Pub. L. 89–372, § 3(i),Mar. 18, 1966, 80 Stat. 77, provided that: “The provisions of this section [amending this section and enacting provisions set out as a note under this section and section 133 of this title] shall become effective six months after the date of enactment of this Act [Mar. 18, 1966].”
Congressional Findings Concerning Creation of Three Divisions in Central District

Pub. L. 102–357, § 1,Aug. 26, 1992, 106 Stat. 958, provided that: “The Congress makes the following findings:
“(1) The Federal Government has the responsibility to provide quality services which are readily accessible to the people it serves.
“(2) The court facilities in the Central Judicial District of California are presently inadequate, and current and projected growth exacerbates the problem.
“(3) The population demographics of southern California have changed dramatically over the last decade, as the center of population shifts inland. Between 1980 and 1990, the population of Riverside County increased 76.5 percent, and San Bernardino County’s population increased 58.5 percent, to a combined population of 2,600,000.
“(4) In the next 15 years, the population in Riverside and San Bernardino Counties is expected to increase again by 70 percent, and 67 percent, respectively. By the year 2005, Riverside and San Bernardino Counties will have 4,400,000 residents.
“(5) As a result of the population growth, the freeways connecting the Pacific coast and the inland areas are tremendously overburdened, and Federal offices along the coast are no longer accessible to the residents of Riverside and San Bernardino Counties.
“(6) The creation of 3 divisions in the Central Judicial District of California is urgently needed to provide for the delivery of judicial services to all areas and all residents of the Central Judicial District of California.”
Study of Judicial Business in Central District, California and Eastern District, New York and Recommendations for Creation of New Judicial Districts

Pub. L. 95–573, § 5,Nov. 2, 1978, 92 Stat. 2458, required the Director of the Administrative Office of the United States Courts to conduct a study of the judicial business of the Central District of California and the Eastern District of New York, within one year of Nov. 2, 1978, and to make recommendations to Congress with respect to the need for creation of new judicial districts.
Creation of Eastern and Central Districts: Transfer of District Judges; Transfer and Appointment of United States Attorneys and United States Marshals

Pub. L. 89–372, § 3(b)–(g), Mar. 18, 1966, 80 Stat. 76, 77, provided that:
“(b) The two district judges for the northern district of California holding office on the day before the effective date of this section [see Effective Date of 1966 Amendment note above] and whose official station is Sacramento shall, on and after such date, be district judges for the eastern district of California. All other district judges for the northern district of California holding office on the day before the effective date of this section shall, on and after such date, be district judges for the northern district of California.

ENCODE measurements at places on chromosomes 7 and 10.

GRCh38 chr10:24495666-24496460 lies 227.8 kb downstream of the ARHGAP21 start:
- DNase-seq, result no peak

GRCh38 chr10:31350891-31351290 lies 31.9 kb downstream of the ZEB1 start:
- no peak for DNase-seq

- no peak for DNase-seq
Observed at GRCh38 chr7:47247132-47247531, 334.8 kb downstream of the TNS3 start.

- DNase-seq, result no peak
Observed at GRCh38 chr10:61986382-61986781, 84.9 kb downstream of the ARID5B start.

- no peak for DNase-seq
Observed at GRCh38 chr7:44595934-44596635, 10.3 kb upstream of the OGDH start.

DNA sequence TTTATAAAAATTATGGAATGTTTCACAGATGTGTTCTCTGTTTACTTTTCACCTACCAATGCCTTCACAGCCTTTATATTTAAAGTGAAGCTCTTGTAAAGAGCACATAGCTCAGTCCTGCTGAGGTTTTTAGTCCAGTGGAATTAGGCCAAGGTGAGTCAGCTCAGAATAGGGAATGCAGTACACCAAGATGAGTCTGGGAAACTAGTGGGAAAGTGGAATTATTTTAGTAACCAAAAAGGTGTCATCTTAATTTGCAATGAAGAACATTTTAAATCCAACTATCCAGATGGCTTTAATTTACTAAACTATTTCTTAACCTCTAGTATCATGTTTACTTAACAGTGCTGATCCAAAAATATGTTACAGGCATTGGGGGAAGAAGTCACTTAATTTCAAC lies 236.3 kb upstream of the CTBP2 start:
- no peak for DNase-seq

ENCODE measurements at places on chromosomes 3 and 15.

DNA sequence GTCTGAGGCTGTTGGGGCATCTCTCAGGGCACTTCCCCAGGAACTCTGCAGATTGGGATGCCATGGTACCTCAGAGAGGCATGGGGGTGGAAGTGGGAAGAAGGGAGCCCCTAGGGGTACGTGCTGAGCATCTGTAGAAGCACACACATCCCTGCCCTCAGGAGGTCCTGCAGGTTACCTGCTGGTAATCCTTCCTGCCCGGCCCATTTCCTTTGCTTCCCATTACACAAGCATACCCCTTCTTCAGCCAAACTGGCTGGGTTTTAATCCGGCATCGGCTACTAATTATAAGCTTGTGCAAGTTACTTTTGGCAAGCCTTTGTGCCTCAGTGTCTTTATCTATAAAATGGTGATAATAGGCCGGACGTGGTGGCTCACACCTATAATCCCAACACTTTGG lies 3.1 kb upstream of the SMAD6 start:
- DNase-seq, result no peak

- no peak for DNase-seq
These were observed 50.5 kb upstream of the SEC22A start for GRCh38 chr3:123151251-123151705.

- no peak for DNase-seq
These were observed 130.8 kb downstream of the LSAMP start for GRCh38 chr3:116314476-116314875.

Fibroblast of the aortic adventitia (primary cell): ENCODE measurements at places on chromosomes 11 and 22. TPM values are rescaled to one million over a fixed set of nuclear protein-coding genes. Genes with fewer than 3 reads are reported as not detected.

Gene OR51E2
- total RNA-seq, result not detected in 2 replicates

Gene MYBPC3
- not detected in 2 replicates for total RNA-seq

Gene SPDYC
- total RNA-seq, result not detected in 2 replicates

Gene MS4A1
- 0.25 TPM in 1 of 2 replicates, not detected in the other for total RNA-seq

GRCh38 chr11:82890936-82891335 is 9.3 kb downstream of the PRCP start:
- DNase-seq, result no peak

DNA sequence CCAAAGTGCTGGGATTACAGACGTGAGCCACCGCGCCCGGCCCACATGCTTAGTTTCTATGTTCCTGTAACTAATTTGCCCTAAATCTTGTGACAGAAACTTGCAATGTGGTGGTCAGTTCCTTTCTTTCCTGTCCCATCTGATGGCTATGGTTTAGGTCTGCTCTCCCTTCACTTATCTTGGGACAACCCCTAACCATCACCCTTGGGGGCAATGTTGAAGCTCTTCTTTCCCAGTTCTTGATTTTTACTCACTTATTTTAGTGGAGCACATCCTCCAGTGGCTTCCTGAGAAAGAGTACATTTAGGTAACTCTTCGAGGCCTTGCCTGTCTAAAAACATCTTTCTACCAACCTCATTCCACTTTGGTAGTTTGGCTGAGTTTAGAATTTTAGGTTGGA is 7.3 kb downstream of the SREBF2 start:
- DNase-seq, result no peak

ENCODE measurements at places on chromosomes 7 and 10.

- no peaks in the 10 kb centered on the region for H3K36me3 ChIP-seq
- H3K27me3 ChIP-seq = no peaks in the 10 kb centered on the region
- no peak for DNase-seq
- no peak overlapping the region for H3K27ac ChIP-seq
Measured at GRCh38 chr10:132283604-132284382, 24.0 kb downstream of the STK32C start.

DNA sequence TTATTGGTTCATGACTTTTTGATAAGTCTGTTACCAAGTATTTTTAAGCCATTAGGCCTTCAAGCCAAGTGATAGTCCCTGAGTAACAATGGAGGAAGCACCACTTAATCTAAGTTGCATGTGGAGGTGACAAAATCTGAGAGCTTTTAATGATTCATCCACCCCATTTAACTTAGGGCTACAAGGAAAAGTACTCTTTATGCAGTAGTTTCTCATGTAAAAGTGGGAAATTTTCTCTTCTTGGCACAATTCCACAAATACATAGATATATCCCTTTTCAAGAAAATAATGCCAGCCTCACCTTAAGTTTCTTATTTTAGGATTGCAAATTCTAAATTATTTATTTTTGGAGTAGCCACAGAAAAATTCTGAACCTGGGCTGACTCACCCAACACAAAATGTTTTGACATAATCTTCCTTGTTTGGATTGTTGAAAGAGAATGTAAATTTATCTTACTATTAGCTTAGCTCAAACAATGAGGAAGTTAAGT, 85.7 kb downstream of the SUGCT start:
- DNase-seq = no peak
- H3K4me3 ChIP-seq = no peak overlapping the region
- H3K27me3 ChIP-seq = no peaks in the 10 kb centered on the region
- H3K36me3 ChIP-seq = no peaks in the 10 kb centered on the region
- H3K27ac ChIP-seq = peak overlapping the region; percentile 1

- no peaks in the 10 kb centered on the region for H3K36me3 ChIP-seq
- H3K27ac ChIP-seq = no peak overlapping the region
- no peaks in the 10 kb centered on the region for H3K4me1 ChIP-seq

“(c) The district judge for the southern district of California, residing in the northern division thereof and holding office on the day before the effective date of this section [see Effective Date of 1966 Amendment note above], shall, on and after such date, be a district judge for the eastern district of California. The two district judges for the southern district of California holding office on the day before the effective date of this section [see Effective Date of 1966 Amendment note above], and whose official station is San Diego shall, on and after such date, be the district judges for the southern district of California. All other district judges for the southern district of California holding office on the day before the effective date of this section shall, on and after such date, be district judges for the central district of California.
“(d) Nothing in this Act [amending this section and sections 44 and 133 of this title and enacting provisions set out as notes under this section and sections 44 and 133 of this title] shall in any manner affect the tenure of office of the United States attorney and the United States marshal for the northern district of California who are in office on the effective date of this section [see Effective Date of 1966 Amendment note above], and who shall be during the remainder of their present terms of office the United States attorney and marshal for such district as constituted by this Act.
“(e) Nothing in this Act [amending this section and sections 44 and 133 of this title and enacting provisions set out as notes under this section and sections 44 and 133 of this title] shall in any manner affect the tenure of office of the United States attorney and the United States marshal for the southern district of California who are in office on the effective date of this section, and who shall be during the remainder of their present terms of office the United States attorney and marshal for the central district of California.
“(f) The President shall appoint, by and with the advice and consent of the Senate, a United States attorney and a United States marshal for the southern district of California.
“(g) The President shall appoint, by and with the advice and consent of the Senate, a United States attorney and a United States marshal for the eastern district of California.”

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28 USCDescription of ChangeSession YearPublic LawStatutes at Large